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January 10, 2003 - Image 82

Resource type:
Text
Publication:
The Detroit Jewish News, 2003-01-10

Disclaimer: Computer generated plain text may have errors. Read more about this.

IIIGII 1r C I•1

Janice Charach Epstein Gallery mounts show focusing on

Left to right, above:

SUZANNE CHESSLER

Michelle Hegyi: "More
Possibilities, No. 11," digital
painting. Hegyi creates
abstracted landscapes about
people and relationships.

Special to the Jewish News

Judith Jacobs: 'Alien
Topography" light jet print.
Jacobs' work employs an endless
variety of scanned images.

Miriam Brysk: "Sustaining
Ties," archival jet print: Brysk
uses some half-dozen graphic
programs to create original
images on the computer.

S

even artists with ties to
Michigan have traded in tra-
dition for technology. They
create unique images with
the help of the computer.
The artists' varied approaches come
together in an exhibit at the Janice
Charach Epstein Gallery in West
Bloomfield. "Technical Techniques:
Artists Exploring Recent Technological
Advances" runs Jan. 12-Feb. 27.
Viewers can meet the seven innova-
tors at a reception scheduled 2-4 p.m.
on Sunday, opening day.

Joy Of Judaism

Miriam Brysk, a retired biology pro-
fessor who lives in Ann Arbor, offers
images that celebrate the joy of
Judaism and life.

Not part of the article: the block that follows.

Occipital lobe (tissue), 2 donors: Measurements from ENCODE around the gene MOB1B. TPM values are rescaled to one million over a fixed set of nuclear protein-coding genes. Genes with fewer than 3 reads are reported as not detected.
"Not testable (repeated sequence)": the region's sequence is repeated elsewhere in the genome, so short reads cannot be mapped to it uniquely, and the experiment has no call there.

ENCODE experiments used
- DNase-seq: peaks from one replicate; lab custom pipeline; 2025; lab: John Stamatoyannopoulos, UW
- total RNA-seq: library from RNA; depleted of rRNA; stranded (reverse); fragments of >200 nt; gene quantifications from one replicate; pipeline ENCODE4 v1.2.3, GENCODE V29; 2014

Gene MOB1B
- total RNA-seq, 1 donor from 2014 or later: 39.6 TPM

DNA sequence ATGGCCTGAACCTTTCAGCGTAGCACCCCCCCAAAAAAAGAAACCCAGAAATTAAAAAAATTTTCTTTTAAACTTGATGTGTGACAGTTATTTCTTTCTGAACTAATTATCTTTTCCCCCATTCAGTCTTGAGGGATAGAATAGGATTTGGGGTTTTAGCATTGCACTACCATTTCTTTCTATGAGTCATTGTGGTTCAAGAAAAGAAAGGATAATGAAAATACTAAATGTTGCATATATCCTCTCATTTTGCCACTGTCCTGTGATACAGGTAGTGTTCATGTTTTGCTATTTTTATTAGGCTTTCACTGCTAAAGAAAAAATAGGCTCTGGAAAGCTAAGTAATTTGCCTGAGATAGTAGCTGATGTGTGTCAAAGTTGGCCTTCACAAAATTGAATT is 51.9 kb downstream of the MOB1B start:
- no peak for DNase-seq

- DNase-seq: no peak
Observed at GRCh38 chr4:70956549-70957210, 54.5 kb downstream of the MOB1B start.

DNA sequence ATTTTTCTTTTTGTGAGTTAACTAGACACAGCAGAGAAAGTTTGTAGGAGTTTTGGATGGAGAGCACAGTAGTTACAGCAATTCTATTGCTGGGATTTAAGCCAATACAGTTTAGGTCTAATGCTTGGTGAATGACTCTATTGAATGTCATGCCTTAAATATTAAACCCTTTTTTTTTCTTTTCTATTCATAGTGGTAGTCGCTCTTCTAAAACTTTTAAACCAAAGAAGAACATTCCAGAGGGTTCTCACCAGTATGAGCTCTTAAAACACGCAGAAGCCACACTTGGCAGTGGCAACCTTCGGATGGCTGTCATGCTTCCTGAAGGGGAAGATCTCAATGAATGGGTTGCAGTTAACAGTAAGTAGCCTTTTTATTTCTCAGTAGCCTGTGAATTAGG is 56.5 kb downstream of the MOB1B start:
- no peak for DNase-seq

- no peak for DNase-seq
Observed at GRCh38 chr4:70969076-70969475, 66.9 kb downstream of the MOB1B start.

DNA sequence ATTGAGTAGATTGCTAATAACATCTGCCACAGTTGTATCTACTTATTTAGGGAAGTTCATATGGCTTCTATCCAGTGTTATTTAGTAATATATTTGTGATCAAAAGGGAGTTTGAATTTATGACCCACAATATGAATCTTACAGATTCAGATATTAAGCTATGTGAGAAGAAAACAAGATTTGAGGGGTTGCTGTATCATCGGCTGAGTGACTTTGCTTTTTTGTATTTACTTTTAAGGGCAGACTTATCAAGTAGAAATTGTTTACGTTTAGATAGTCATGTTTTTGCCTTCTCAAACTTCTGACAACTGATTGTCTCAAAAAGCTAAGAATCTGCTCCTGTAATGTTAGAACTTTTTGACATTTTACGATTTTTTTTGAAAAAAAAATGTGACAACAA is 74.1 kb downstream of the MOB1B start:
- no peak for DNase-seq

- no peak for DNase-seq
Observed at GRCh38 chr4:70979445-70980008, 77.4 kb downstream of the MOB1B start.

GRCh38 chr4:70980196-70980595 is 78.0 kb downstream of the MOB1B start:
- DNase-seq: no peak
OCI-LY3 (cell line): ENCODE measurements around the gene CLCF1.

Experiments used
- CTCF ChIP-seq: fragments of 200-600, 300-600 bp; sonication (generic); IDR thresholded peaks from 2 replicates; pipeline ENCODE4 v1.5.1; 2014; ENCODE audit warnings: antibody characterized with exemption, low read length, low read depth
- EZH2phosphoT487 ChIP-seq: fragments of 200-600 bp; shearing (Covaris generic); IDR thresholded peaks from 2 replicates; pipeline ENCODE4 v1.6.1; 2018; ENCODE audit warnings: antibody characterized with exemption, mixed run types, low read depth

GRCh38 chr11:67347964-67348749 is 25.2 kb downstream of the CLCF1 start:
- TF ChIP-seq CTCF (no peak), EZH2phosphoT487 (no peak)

Using phrases from the Bible and
other religious texts, she builds designs

1/10
2003

74

in support of the ideas expressed.
Mystic Earth, for example, showcases
abstract forms as it takes off from this
passage: "May we protect the beautiful
earth so that it may sustain us."
Brysk, who survived the Holocaust
while still a child, went through many
emotional phases before reaching the
point that allowed her to celebrate life
through art. Religion is only one of
her many themes.
"I began with the starkness of black-
and-white photography and turned to
color as my soul was healing," says
Brysk, who moved from Texas to
Michigan nearly two years ago to be
close to her grown children.
"I came to use some half-dozen
graphic programs to create original
images on the computer, and I actual-
ly draw, manipulating and twisting
segments of each piece."
Brysk, a member of Ann Arbor
Women Artists, will have 10 works in
the exhibit. She also has shown her proj-
ects in Texas, New Mexico and Illinois.

"Science and art have been my life's
passions," says Brysk, who recently
completed her memoirs and recalls her
Holocaust experiences at meetings of
the Federation of Holocaust Child
Survivors.
"Science has provided me the intel-
lectual challenge of generating new
knowledge of the mysteries of life. Art
has been a quest to discover new rela-
tionships between form and color
while filling my emotional and spiritu-
al needs."

Artistic Hobbyist

Jeffrey Charach, brother of the late
artist after whom the gallery is
named, will be showing examples of
his style, which he pursues as a
hobby.
"I'm honored that people like my
abstract work, and I'm proud of my
mom and dad for bringing the
gallery to the Jewish Community
Center," says Charach, who will be

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